Suzie has a moment of clarity that she is tired of working for others and decides to ‘become her own boss’. She establishes an interior decorating business and quickly builds up a steady client base. Whilst work is steady, it is not improving, so Suzie believes that she needs a general manager to take over the general business administration so she can spend more time with clients. An injection of capital for a social media advertising campaign would also be helpful. Suzie approaches Cody, who has management experience in many small to medium sized businesses and, fortuitously, she too is trying to start her own business. Cody brings not only a good set of skills, but also an injection of funds into their newly established joint business account. Both Suzie and Cody are deeply distrustful of lawyers and therefore wish to draft a business agreement on their own. They discuss at length and decide the following matters, which is put into a written agreement signed by Suzie and Cody:

  • Profits and losses will be shared 50:50
  • Cody will do the bookkeeping, marketing, and making sure the front office is running smoothly, whilst Suzie will continue to develop theirclient base. Only Suzie is permitted to perform interior decorating services.
  • All property (such as sample furniture, rugs, carpets, etc) and money injected into the business remain the property of the business and may not be used for purposes outside of the business unless both parties agree.
  • All transactions over $10,000 must be agreed by both parties.
  • There is a clause preventing either party from running ‘side’ businesses and that any such proposal must be approved by both parties, and the parties should devote themselves to achieving the goal of making the business ‘the best interior decorator business in SE Qld’.

Cody is feeling quite bored with the mundane paperwork and administrative role and wishes to start building up her own client base. Knowing of the restrictions in the business agreement, Cody decides to hide her actions from Suzie. Using the firm’s reputation, and some professional looking business cards, she is able to convince prospective clients to engage Cody and Suzie’s business.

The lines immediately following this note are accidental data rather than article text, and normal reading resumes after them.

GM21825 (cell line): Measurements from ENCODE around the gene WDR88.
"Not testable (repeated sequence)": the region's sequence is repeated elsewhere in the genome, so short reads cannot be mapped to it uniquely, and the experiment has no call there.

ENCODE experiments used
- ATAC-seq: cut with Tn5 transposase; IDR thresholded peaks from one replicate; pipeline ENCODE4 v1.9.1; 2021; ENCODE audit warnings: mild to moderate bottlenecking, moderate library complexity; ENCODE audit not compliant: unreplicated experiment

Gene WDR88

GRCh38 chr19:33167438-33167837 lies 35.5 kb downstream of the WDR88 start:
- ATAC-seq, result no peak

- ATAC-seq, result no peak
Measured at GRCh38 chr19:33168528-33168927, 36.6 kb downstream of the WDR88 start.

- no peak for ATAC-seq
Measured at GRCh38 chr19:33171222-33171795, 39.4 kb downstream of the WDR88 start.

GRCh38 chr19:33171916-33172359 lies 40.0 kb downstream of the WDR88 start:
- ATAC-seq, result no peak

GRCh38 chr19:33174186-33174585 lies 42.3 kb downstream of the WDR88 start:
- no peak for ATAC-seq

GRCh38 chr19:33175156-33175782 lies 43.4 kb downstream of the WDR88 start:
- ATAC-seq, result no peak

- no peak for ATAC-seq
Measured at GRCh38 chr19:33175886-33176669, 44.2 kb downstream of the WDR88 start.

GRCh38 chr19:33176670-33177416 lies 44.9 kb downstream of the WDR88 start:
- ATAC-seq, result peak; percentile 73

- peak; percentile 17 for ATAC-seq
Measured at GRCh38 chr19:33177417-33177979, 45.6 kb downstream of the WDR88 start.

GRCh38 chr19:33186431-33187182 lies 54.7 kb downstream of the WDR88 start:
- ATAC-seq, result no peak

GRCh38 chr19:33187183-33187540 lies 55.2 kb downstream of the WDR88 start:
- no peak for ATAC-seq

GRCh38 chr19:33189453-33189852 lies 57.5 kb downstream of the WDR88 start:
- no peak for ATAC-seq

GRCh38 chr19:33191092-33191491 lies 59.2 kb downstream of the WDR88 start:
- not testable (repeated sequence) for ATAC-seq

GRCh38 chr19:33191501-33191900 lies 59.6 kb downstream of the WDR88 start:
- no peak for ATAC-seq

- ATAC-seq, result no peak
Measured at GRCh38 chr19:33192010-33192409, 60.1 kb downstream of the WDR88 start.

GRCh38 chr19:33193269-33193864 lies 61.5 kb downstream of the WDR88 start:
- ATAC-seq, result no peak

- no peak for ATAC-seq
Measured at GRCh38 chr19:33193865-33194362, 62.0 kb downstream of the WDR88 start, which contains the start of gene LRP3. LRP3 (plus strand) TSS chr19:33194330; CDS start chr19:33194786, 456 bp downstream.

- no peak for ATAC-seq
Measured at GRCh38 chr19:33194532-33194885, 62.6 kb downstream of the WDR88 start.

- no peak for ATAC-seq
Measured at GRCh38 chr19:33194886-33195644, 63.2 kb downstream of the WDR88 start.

Cody’s actions turn out to be disastrous with clients referring to her designs as ‘hideous’, ‘a crime against humanity’, and ‘the worst thing to happen to an industry since doctors discovered smoking causes cancer’. Whilst most clients only complained about Cody’s designs and refused to pay, an architecture firm (TJs Pty Ltd) who engaged Cody to decorate their offices, lost potential clients. As one potential client of TJsstated, ‘if this is what passes for acceptable in your office, I don’t want to live in anything you designed’. Unfortunately, TJs learned that Cody had no prior experience as an interior decorator and views allowing a novice to represent the firm as negligence. They are now planning to sue both Cody and Suzie.

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Suzie is outraged by the behaviour. She was preparing to celebrate some recent successes as some of her clients were so pleased with her efforts, they paid Suzie a bonus, as reward for “a job well done”. Suzie was going to surprise Cody with this information, but due to the impending legal action, has decided to keep the money thinking ‘if Cody can keep secrets, then so can I’.

Advise Suzie and Cody of any liabilities they may have (or actions they may take). Restrict your answer to the Partnership Act 1891 (Qld) and any associated caselaw.

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